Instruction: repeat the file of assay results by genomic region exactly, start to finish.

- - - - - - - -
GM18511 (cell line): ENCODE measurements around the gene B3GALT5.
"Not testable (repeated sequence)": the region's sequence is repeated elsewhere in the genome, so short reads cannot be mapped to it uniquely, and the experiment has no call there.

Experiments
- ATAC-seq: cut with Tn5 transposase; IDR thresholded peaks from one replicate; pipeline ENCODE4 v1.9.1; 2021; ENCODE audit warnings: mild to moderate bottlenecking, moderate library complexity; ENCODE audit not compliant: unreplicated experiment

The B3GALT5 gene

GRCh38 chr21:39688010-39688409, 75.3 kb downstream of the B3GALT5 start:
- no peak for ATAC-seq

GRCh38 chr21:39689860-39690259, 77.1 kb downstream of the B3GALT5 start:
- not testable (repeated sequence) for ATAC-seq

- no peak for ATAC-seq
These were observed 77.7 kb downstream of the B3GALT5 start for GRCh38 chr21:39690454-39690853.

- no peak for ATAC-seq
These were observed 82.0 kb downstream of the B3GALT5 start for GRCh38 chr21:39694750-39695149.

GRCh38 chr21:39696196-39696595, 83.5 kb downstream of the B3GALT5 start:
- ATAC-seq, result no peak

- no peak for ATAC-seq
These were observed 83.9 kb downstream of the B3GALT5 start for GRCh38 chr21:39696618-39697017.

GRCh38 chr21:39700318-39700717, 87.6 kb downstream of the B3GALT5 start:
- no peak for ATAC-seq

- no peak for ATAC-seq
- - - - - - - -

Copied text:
GM18511 (cell line): ENCODE measurements around the gene B3GALT5.
"Not testable (repeated sequence)": the region's sequence is repeated elsewhere in the genome, so short reads cannot be mapped to it uniquely, and the experiment has no call there.

Experiments
- ATAC-seq: cut with Tn5 transposase; IDR thresholded peaks from one replicate; pipeline ENCODE4 v1.9.1; 2021; ENCODE audit warnings: mild to moderate bottlenecking, moderate library complexity; ENCODE audit not compliant: unreplicated experiment

The B3GALT5 gene

GRCh38 chr21:39688010-39688409, 75.3 kb downstream of the B3GALT5 start:
- no peak for ATAC-seq

GRCh38 chr21:39689860-39690259, 77.1 kb downstream of the B3GALT5 start:
- not testable (repeated sequence) for ATAC-seq

- no peak for ATAC-seq
These were observed 77.7 kb downstream of the B3GALT5 start for GRCh38 chr21:39690454-39690853.

- no peak for ATAC-seq
These were observed 82.0 kb downstream of the B3GALT5 start for GRCh38 chr21:39694750-39695149.

GRCh38 chr21:39696196-39696595, 83.5 kb downstream of the B3GALT5 start:
- ATAC-seq, result no peak

- no peak for ATAC-seq
These were observed 83.9 kb downstream of the B3GALT5 start for GRCh38 chr21:39696618-39697017.

GRCh38 chr21:39700318-39700717, 87.6 kb downstream of the B3GALT5 start:
- no peak for ATAC-seq

- no peak for ATAC-seq